Short Stories by Anton Chekhov: Bk.2: Talent and Other Stories Audio CD – Jan 17 2010
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Most Helpful Customer Reviews on Amazon.com (beta)
Chekhov (1860 - 1904) "was considered Russian's most cherished storyteller and one of the greatest dramatists of all time." Through comedy, Chekhov wanted people to take an in-depth look at how dreary their lives were so they would create something better for themselves.
Chaikovskiy (1840-1893) "in 1891 the Carnegie Hall program booklet proclaimed him to be one of the greatest living musicians".
1) Talent (12:03)
Egor Savitch is an artist, full of melancholy and boredom. He is scuzzy looking and without funds. Egor is moving to town tomorrow. The landlady's daughter is his only adoring female, but an artist doesn't marry. He must be free to create (but he doesn't create anything". He is a dreamer, but not an achiever. And it sounds like he is not much of a painter either.
2) Anyuta (11:05)
A medical student, Cletchkoff, allows a thin 25 year old brunette model, Anyuta to live with him. He (medically) checks out her ribs as she twitches and shivers in her cold nakedness. Cletchkoff lends her to a painter and decides to dump her out of the apartment when she returns. When she cries, he begins to feel guilty and lets her stay--at least for now.
3) The Helpmate (16:xx)
A old doctor discovers a telegram from a man to his 27 year old wife, translates it, and does not like what he finds. But she doesn't want a divorce, she just wants a passport--for her and her "little foot"!
4) Ivan Matveyitch (14:00)
A man of learning is upset about his boy secretary (Ivan) being incredibly late, again. The man of learning gives Ivan a mouthful when he finally arrives. Expecting Ivan to be ready to work/write when he arrives, the man of learning continues but Ivan is not very speedy and both are often distracted and drift off into short conversational topics, such as how Ivan catches tarantulas in his spare time.
5) Polinka (11:37)
In the Paris shopping district in the early afternoon, young dressmaker Polinka visits a dressmaker's supply shop. Nicoli always takes her order. As he does so this time, he tells her he no longer intends to see her, since she has taken up daily walks with that young student who is only using her.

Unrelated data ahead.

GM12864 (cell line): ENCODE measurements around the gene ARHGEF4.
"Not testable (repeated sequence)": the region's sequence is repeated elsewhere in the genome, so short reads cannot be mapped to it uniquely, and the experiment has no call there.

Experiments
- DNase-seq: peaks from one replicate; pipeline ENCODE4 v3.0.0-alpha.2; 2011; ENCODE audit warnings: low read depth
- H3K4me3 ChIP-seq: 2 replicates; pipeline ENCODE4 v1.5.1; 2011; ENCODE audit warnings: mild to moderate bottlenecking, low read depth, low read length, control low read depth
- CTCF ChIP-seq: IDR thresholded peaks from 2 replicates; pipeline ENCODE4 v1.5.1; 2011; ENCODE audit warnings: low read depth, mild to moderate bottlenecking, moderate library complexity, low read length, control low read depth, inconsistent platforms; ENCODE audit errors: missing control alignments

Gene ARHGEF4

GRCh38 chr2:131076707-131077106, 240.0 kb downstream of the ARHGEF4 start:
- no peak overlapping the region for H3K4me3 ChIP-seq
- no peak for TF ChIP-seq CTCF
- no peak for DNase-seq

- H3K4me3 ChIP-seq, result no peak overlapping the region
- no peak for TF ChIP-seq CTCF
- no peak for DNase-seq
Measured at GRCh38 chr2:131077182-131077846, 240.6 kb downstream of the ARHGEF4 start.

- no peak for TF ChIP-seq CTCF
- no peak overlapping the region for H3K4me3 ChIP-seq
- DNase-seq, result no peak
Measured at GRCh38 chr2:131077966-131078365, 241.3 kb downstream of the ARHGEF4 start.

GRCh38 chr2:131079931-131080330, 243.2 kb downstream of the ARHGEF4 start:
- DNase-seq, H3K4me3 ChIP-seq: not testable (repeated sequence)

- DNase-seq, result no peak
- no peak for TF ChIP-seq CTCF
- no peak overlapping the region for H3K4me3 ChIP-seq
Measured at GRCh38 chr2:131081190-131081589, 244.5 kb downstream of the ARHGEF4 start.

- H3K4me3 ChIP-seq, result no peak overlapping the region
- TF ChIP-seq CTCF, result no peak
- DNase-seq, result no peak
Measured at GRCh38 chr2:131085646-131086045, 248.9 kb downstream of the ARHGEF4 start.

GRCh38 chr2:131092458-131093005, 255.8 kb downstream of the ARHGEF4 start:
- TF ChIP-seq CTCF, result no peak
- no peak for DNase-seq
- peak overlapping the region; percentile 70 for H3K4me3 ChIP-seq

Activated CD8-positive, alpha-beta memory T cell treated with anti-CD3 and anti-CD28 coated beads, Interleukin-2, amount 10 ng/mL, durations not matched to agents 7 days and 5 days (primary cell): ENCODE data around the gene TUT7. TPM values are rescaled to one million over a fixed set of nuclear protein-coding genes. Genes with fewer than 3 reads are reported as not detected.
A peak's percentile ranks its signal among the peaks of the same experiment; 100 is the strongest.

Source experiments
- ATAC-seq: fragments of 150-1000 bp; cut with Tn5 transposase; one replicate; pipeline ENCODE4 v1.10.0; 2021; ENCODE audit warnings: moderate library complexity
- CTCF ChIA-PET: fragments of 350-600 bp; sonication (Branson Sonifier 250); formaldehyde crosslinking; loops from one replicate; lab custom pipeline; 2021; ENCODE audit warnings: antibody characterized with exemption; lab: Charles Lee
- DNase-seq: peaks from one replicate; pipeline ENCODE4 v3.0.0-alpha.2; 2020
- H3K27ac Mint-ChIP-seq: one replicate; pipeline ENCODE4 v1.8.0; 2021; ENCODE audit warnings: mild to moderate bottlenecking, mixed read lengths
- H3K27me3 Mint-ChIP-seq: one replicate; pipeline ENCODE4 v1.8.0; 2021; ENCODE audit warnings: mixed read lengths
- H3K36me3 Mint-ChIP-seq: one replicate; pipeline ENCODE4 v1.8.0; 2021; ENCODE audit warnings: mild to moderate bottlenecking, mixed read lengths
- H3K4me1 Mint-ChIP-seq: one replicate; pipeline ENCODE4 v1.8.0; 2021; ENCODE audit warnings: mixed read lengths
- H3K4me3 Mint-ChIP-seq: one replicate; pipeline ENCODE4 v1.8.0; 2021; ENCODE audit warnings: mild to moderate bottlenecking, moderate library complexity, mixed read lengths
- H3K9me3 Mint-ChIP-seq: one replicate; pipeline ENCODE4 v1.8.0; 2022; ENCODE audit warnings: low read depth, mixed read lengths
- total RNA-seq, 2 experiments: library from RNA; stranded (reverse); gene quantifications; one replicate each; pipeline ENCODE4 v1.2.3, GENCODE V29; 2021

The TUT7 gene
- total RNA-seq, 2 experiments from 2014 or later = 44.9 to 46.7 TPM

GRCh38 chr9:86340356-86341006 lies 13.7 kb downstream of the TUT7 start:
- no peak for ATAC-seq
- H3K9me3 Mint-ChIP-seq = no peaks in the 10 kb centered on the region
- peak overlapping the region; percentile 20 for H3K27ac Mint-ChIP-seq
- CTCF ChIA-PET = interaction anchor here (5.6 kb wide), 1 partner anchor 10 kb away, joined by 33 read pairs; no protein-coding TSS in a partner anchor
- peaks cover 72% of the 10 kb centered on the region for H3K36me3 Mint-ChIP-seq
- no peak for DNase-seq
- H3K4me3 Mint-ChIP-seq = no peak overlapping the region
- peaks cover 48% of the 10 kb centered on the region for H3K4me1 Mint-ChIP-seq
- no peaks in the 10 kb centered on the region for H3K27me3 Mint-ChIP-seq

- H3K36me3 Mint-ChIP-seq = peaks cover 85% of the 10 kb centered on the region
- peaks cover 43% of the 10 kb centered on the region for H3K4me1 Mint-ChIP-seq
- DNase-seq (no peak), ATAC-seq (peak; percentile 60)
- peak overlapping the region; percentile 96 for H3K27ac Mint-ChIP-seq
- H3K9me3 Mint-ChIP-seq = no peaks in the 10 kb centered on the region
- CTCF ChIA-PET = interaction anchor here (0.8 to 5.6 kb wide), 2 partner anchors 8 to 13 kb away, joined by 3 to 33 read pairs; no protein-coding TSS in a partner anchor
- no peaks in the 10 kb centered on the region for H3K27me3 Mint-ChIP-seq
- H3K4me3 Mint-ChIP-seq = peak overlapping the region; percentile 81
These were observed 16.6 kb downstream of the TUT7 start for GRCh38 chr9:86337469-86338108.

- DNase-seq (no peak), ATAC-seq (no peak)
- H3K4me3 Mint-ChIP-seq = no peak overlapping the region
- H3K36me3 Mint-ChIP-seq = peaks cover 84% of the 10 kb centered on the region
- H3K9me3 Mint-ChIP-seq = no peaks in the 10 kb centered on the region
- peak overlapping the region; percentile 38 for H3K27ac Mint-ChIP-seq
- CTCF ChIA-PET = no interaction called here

The sound affects, music, and accents are all wonderful and interjected in just the right places. Max Bollinger, a Russian born actor from London, has such a wonderful clear Russian accent as he reads this audio book in English. His pronunciation and voice inflections are wonderful and distinctive. His timing is perfect. Max brings these stories alive without overpowering them. You can easily "see" the characters in this audio book as he tells the stories. This audio book is great to listen to at any time, but especially when driving alone in the car, riding the Metro or the Subway.
This very solid installment in Max Bollinger's series includes Chekhov's 'Talent', 'Anyunta', 'The Helpmate', 'Ivan Matveyitch', and 'Polinka'. The stories are each in the range of ten minutes in length (some a bit longer as in the postlude of Tchaikovky's piano music at the end of 'The Talent'), but the variety of tales and the variations in the voices Bollinger uses makes the just over an hour of a CD pass like a breeze. It would be difficult to imagine a more verismo atmosphere to these great stories than that Max Bollinger offers the listener. This is echt Russian and a brilliant homage to Chekhov's artistry. Highly Recommended. Grady Harp, February 10
It contained five short stories, each with its own colorful characters. In all of the short stories Chekhov managed to portray easily the 'average human'. This was either in the form of the selfish student or the confident artist, each moving in circles that have been traveled before and yet neither aware of their own ignorance. All of the short stories contain their own morals and leave much to the interpretation of the reader. In short the cd is food for thought and will have the listener considering each stories implications even after the tale has ended.
The reader of this tale also speaks clearly with an accent that seems to create the perfect atmosphere for each of the tales. This audiobook was thoroughly enjoyed and has encouraged me to look further into the life and short stories of Anton Chekhov.
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